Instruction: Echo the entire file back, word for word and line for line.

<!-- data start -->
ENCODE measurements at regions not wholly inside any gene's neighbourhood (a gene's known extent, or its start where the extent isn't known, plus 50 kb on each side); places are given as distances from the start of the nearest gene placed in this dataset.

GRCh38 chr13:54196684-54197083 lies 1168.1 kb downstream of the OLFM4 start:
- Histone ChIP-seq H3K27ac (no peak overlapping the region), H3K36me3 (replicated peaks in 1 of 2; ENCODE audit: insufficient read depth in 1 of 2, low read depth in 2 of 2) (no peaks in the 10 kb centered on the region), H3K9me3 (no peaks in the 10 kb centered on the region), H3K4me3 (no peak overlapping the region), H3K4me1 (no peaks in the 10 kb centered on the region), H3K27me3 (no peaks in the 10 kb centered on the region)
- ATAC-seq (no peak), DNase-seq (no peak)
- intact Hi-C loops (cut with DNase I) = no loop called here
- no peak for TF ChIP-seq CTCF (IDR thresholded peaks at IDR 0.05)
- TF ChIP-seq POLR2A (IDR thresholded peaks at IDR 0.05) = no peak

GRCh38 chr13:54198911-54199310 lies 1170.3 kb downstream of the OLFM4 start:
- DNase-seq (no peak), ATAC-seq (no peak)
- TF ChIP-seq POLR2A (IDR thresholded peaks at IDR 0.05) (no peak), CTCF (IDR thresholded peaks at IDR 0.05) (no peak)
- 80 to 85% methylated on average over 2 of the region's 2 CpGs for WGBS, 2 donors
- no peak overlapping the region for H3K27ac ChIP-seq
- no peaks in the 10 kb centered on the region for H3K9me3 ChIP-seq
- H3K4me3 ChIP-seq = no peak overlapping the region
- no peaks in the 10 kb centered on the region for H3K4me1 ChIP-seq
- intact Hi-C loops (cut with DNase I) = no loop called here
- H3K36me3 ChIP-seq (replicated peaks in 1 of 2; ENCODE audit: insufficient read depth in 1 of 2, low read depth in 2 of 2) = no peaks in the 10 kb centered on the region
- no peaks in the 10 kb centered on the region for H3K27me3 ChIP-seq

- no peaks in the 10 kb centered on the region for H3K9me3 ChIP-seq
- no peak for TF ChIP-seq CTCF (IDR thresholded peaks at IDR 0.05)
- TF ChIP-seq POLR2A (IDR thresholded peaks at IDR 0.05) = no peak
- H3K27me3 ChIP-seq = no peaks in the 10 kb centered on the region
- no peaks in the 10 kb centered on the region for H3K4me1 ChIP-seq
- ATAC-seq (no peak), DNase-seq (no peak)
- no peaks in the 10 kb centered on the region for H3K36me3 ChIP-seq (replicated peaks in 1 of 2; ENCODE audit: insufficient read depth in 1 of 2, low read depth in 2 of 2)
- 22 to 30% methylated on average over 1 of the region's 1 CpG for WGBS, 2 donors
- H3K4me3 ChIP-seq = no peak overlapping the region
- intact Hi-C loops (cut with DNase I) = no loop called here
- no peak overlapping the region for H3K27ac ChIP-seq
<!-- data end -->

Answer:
ENCODE measurements at regions not wholly inside any gene's neighbourhood (a gene's known extent, or its start where the extent isn't known, plus 50 kb on each side); places are given as distances from the start of the nearest gene placed in this dataset.

GRCh38 chr13:54196684-54197083 lies 1168.1 kb downstream of the OLFM4 start:
- Histone ChIP-seq H3K27ac (no peak overlapping the region), H3K36me3 (replicated peaks in 1 of 2; ENCODE audit: insufficient read depth in 1 of 2, low read depth in 2 of 2) (no peaks in the 10 kb centered on the region), H3K9me3 (no peaks in the 10 kb centered on the region), H3K4me3 (no peak overlapping the region), H3K4me1 (no peaks in the 10 kb centered on the region), H3K27me3 (no peaks in the 10 kb centered on the region)
- ATAC-seq (no peak), DNase-seq (no peak)
- intact Hi-C loops (cut with DNase I) = no loop called here
- no peak for TF ChIP-seq CTCF (IDR thresholded peaks at IDR 0.05)
- TF ChIP-seq POLR2A (IDR thresholded peaks at IDR 0.05) = no peak

GRCh38 chr13:54198911-54199310 lies 1170.3 kb downstream of the OLFM4 start:
- DNase-seq (no peak), ATAC-seq (no peak)
- TF ChIP-seq POLR2A (IDR thresholded peaks at IDR 0.05) (no peak), CTCF (IDR thresholded peaks at IDR 0.05) (no peak)
- 80 to 85% methylated on average over 2 of the region's 2 CpGs for WGBS, 2 donors
- no peak overlapping the region for H3K27ac ChIP-seq
- no peaks in the 10 kb centered on the region for H3K9me3 ChIP-seq
- H3K4me3 ChIP-seq = no peak overlapping the region
- no peaks in the 10 kb centered on the region for H3K4me1 ChIP-seq
- intact Hi-C loops (cut with DNase I) = no loop called here
- H3K36me3 ChIP-seq (replicated peaks in 1 of 2; ENCODE audit: insufficient read depth in 1 of 2, low read depth in 2 of 2) = no peaks in the 10 kb centered on the region
- no peaks in the 10 kb centered on the region for H3K27me3 ChIP-seq

- no peaks in the 10 kb centered on the region for H3K9me3 ChIP-seq
- no peak for TF ChIP-seq CTCF (IDR thresholded peaks at IDR 0.05)
- TF ChIP-seq POLR2A (IDR thresholded peaks at IDR 0.05) = no peak
- H3K27me3 ChIP-seq = no peaks in the 10 kb centered on the region
- no peaks in the 10 kb centered on the region for H3K4me1 ChIP-seq
- ATAC-seq (no peak), DNase-seq (no peak)
- no peaks in the 10 kb centered on the region for H3K36me3 ChIP-seq (replicated peaks in 1 of 2; ENCODE audit: insufficient read depth in 1 of 2, low read depth in 2 of 2)
- 22 to 30% methylated on average over 1 of the region's 1 CpG for WGBS, 2 donors
- H3K4me3 ChIP-seq = no peak overlapping the region
- intact Hi-C loops (cut with DNase I) = no loop called here
- no peak overlapping the region for H3K27ac ChIP-seq